Two years ago I arranged to present an academic paper at Oxford on the Wise Women of the book of Samuel. I was really looking forward to going back to Oxford where we lived for six years, visiting my church (St. Aldates), seeing colleagues and sharing some of my research.
We moved away 7 years ago and went back once in 2008. We loved England and we desperately miss it now.
In the fall of 2012 when I was in the middle of my health crisis (reflux, vocal chord damage, sleeplessness, panic attacks), I had to cancel speaking engagements at churches and conferences. I also canceled my talk and trip to England.
If I hadn’t canceled that trip, I would be giving my paper right now.
By saying “No” back in October, my stress level went down a notch, which needed to happen.
Two weeks ago, I was offered a very attractive 2-week teaching gig in Colorado. I would have loved it. But I have two book contracts that I’ve committed to (a Kings commentary for Zondervan and a Historical books textbook for Fortress) and teaching for two weeks in Colorado, and grading for two more back home, would have prevented me from making much progress on those books. So, I said “No” to teaching in Colorado. Ask me at the end of the summer how those book projects are coming.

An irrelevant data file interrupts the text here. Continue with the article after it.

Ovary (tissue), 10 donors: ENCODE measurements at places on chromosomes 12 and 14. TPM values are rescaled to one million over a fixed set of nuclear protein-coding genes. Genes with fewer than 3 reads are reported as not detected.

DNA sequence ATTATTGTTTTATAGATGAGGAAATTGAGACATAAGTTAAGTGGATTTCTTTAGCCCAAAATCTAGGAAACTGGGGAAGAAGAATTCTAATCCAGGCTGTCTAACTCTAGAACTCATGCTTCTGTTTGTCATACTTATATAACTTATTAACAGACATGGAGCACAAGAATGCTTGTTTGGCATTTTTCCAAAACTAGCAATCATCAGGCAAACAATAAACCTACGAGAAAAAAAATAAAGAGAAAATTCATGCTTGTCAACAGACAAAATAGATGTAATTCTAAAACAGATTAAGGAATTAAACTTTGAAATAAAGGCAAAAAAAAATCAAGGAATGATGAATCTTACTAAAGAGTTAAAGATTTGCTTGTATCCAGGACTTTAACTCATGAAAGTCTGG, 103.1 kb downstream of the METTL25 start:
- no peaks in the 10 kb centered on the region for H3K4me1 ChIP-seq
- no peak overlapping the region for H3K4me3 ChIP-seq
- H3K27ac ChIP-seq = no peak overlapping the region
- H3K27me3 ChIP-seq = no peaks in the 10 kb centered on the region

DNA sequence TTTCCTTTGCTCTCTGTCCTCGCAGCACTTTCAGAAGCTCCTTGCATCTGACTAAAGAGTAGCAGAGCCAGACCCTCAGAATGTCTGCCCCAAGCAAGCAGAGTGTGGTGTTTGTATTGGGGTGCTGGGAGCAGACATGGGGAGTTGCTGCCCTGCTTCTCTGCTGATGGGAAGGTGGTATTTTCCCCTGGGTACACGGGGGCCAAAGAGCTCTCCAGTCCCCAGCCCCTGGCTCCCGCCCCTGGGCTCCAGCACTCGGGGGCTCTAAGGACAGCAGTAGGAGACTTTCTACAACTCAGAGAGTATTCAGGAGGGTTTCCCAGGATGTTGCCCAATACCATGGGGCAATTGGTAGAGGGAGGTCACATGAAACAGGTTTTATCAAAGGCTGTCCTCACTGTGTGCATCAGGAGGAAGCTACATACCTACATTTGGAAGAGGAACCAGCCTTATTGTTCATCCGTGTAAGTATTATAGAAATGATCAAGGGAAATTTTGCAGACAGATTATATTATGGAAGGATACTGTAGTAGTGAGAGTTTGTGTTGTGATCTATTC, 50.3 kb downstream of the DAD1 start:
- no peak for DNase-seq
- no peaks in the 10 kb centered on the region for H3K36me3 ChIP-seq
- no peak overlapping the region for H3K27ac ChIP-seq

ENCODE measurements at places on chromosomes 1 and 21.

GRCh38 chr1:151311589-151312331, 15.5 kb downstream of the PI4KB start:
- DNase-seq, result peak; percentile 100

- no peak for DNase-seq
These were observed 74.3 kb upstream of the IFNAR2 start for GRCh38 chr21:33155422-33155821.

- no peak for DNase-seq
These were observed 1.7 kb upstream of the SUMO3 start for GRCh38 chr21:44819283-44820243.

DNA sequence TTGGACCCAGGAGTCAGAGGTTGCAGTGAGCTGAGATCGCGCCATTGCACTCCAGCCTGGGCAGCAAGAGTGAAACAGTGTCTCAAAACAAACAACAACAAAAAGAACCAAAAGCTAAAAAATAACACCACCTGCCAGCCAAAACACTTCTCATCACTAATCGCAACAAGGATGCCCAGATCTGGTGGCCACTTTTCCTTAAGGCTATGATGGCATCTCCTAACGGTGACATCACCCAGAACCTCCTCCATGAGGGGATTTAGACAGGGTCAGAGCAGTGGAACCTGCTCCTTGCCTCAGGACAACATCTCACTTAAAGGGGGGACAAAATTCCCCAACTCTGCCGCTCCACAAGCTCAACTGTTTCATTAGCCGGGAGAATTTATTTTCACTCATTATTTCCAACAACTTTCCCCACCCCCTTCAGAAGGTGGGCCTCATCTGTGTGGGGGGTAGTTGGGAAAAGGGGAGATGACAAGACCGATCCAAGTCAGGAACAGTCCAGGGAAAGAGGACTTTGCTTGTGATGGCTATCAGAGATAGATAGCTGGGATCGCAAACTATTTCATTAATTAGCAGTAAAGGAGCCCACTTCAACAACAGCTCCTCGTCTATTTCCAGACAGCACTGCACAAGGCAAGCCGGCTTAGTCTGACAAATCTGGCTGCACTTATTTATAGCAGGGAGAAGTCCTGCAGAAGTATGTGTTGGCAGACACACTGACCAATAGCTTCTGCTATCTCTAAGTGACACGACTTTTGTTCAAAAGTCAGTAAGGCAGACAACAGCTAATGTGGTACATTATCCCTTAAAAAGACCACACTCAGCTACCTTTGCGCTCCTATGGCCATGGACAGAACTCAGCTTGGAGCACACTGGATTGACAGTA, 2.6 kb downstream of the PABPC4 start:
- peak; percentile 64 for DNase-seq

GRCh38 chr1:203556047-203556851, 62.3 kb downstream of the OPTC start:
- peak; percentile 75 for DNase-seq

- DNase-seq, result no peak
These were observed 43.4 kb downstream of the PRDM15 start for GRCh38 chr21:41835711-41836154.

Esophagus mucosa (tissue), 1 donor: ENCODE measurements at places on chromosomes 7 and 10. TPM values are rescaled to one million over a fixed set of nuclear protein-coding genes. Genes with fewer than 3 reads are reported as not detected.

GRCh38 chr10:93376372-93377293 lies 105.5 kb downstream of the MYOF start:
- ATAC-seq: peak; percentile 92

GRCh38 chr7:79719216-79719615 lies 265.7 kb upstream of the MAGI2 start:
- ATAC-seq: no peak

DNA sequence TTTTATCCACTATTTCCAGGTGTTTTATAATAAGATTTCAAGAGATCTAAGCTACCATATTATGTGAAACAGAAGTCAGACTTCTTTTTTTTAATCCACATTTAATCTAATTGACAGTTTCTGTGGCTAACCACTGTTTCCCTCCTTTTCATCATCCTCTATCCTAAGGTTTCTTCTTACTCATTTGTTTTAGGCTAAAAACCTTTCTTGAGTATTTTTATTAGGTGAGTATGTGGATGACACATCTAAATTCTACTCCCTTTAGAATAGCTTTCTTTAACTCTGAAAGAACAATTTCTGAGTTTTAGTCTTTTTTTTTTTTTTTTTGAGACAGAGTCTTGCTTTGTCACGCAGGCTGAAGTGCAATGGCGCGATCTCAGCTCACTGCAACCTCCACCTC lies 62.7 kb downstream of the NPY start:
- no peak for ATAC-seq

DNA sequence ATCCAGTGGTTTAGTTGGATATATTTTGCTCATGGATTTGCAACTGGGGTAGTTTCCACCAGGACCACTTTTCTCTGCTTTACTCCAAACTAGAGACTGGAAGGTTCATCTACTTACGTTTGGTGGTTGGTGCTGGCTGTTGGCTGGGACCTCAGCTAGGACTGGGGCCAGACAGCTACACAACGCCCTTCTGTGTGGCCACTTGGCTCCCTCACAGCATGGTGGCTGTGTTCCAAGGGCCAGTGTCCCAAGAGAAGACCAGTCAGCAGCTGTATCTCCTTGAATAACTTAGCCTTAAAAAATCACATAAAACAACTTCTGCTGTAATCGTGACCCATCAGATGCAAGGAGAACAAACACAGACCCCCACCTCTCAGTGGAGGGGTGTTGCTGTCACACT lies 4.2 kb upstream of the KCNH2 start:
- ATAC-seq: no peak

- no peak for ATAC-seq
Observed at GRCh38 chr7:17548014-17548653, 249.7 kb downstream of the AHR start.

I’m slowly getting better at saying “No“.
Maybe you have no problem saying no.
Maybe your life isn’t busy enough.
Maybe that’s why you have time to read my blog…
But if you’re like me, and most Americans, you probably need to say no to more things, in order to make sure the most important things get done.
What do you need to say “No” to? And you can’t say “blog reading.”
Let’s practice together: “No.”
One more time: “Yes.”
That wasn’t right. That was actually a “Yes.” I know it’s easy to get the two confused, but “Yes” is the opposite of “No.”
See, it’s hard to say “No” Keep working on it. I will.